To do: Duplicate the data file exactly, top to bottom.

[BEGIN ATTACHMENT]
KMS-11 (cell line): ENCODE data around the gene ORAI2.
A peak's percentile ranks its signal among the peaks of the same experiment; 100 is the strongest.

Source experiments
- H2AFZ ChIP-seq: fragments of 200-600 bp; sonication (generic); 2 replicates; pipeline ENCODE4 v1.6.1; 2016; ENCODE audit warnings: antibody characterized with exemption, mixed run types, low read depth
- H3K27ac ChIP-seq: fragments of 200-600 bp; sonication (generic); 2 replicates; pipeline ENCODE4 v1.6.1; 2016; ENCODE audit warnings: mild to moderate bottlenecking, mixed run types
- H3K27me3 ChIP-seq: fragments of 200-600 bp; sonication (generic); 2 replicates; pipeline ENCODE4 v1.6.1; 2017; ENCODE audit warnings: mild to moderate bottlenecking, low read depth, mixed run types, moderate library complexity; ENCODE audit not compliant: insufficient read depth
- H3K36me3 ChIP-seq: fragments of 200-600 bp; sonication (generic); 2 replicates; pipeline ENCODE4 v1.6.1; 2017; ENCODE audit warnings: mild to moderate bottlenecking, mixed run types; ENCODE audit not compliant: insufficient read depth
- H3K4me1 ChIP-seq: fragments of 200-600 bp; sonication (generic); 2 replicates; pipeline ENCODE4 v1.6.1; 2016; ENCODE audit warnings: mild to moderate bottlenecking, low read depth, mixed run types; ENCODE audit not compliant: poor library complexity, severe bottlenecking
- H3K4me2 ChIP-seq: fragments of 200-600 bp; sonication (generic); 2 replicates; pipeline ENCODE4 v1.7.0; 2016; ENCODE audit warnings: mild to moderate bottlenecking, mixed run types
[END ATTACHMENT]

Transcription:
KMS-11 (cell line): ENCODE data around the gene ORAI2.
A peak's percentile ranks its signal among the peaks of the same experiment; 100 is the strongest.

Source experiments
- H2AFZ ChIP-seq: fragments of 200-600 bp; sonication (generic); 2 replicates; pipeline ENCODE4 v1.6.1; 2016; ENCODE audit warnings: antibody characterized with exemption, mixed run types, low read depth
- H3K27ac ChIP-seq: fragments of 200-600 bp; sonication (generic); 2 replicates; pipeline ENCODE4 v1.6.1; 2016; ENCODE audit warnings: mild to moderate bottlenecking, mixed run types
- H3K27me3 ChIP-seq: fragments of 200-600 bp; sonication (generic); 2 replicates; pipeline ENCODE4 v1.6.1; 2017; ENCODE audit warnings: mild to moderate bottlenecking, low read depth, mixed run types, moderate library complexity; ENCODE audit not compliant: insufficient read depth
- H3K36me3 ChIP-seq: fragments of 200-600 bp; sonication (generic); 2 replicates; pipeline ENCODE4 v1.6.1; 2017; ENCODE audit warnings: mild to moderate bottlenecking, mixed run types; ENCODE audit not compliant: insufficient read depth
- H3K4me1 ChIP-seq: fragments of 200-600 bp; sonication (generic); 2 replicates; pipeline ENCODE4 v1.6.1; 2016; ENCODE audit warnings: mild to moderate bottlenecking, low read depth, mixed run types; ENCODE audit not compliant: poor library complexity, severe bottlenecking
- H3K4me2 ChIP-seq: fragments of 200-600 bp; sonication (generic); 2 replicates; pipeline ENCODE4 v1.7.0; 2016; ENCODE audit warnings: mild to moderate bottlenecking, mixed run types